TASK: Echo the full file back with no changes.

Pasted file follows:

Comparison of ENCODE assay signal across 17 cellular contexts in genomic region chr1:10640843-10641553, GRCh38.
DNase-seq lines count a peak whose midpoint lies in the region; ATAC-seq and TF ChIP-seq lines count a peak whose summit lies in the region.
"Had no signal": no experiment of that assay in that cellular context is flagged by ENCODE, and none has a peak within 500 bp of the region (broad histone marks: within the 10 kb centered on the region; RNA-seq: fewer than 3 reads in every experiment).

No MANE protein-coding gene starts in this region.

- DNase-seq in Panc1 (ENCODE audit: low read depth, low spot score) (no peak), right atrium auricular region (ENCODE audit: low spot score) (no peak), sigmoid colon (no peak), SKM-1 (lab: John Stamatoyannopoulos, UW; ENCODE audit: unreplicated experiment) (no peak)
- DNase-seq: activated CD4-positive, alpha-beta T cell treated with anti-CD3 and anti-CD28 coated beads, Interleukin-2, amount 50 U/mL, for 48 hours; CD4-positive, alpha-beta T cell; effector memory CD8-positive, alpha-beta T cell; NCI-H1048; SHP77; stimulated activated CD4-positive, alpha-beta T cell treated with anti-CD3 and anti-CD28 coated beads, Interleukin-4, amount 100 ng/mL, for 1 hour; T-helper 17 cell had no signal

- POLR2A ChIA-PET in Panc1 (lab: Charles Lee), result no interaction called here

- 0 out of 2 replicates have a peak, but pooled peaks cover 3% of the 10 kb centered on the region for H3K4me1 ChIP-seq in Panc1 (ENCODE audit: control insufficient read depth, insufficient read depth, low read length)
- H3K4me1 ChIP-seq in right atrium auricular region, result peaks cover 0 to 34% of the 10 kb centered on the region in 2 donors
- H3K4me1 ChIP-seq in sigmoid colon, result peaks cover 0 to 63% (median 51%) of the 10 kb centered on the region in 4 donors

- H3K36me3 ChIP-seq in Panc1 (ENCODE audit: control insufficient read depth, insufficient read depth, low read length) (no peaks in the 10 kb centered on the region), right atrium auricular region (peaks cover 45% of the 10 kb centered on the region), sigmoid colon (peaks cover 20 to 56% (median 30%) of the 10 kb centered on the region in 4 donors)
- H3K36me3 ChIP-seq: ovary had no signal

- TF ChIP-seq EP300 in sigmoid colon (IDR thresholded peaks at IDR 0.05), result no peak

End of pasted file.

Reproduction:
Comparison of ENCODE assay signal across 17 cellular contexts in genomic region chr1:10640843-10641553, GRCh38.
DNase-seq lines count a peak whose midpoint lies in the region; ATAC-seq and TF ChIP-seq lines count a peak whose summit lies in the region.
"Had no signal": no experiment of that assay in that cellular context is flagged by ENCODE, and none has a peak within 500 bp of the region (broad histone marks: within the 10 kb centered on the region; RNA-seq: fewer than 3 reads in every experiment).

No MANE protein-coding gene starts in this region.

- DNase-seq in Panc1 (ENCODE audit: low read depth, low spot score) (no peak), right atrium auricular region (ENCODE audit: low spot score) (no peak), sigmoid colon (no peak), SKM-1 (lab: John Stamatoyannopoulos, UW; ENCODE audit: unreplicated experiment) (no peak)
- DNase-seq: activated CD4-positive, alpha-beta T cell treated with anti-CD3 and anti-CD28 coated beads, Interleukin-2, amount 50 U/mL, for 48 hours; CD4-positive, alpha-beta T cell; effector memory CD8-positive, alpha-beta T cell; NCI-H1048; SHP77; stimulated activated CD4-positive, alpha-beta T cell treated with anti-CD3 and anti-CD28 coated beads, Interleukin-4, amount 100 ng/mL, for 1 hour; T-helper 17 cell had no signal

- POLR2A ChIA-PET in Panc1 (lab: Charles Lee), result no interaction called here

- 0 out of 2 replicates have a peak, but pooled peaks cover 3% of the 10 kb centered on the region for H3K4me1 ChIP-seq in Panc1 (ENCODE audit: control insufficient read depth, insufficient read depth, low read length)
- H3K4me1 ChIP-seq in right atrium auricular region, result peaks cover 0 to 34% of the 10 kb centered on the region in 2 donors
- H3K4me1 ChIP-seq in sigmoid colon, result peaks cover 0 to 63% (median 51%) of the 10 kb centered on the region in 4 donors

- H3K36me3 ChIP-seq in Panc1 (ENCODE audit: control insufficient read depth, insufficient read depth, low read length) (no peaks in the 10 kb centered on the region), right atrium auricular region (peaks cover 45% of the 10 kb centered on the region), sigmoid colon (peaks cover 20 to 56% (median 30%) of the 10 kb centered on the region in 4 donors)
- H3K36me3 ChIP-seq: ovary had no signal

- TF ChIP-seq EP300 in sigmoid colon (IDR thresholded peaks at IDR 0.05), result no peak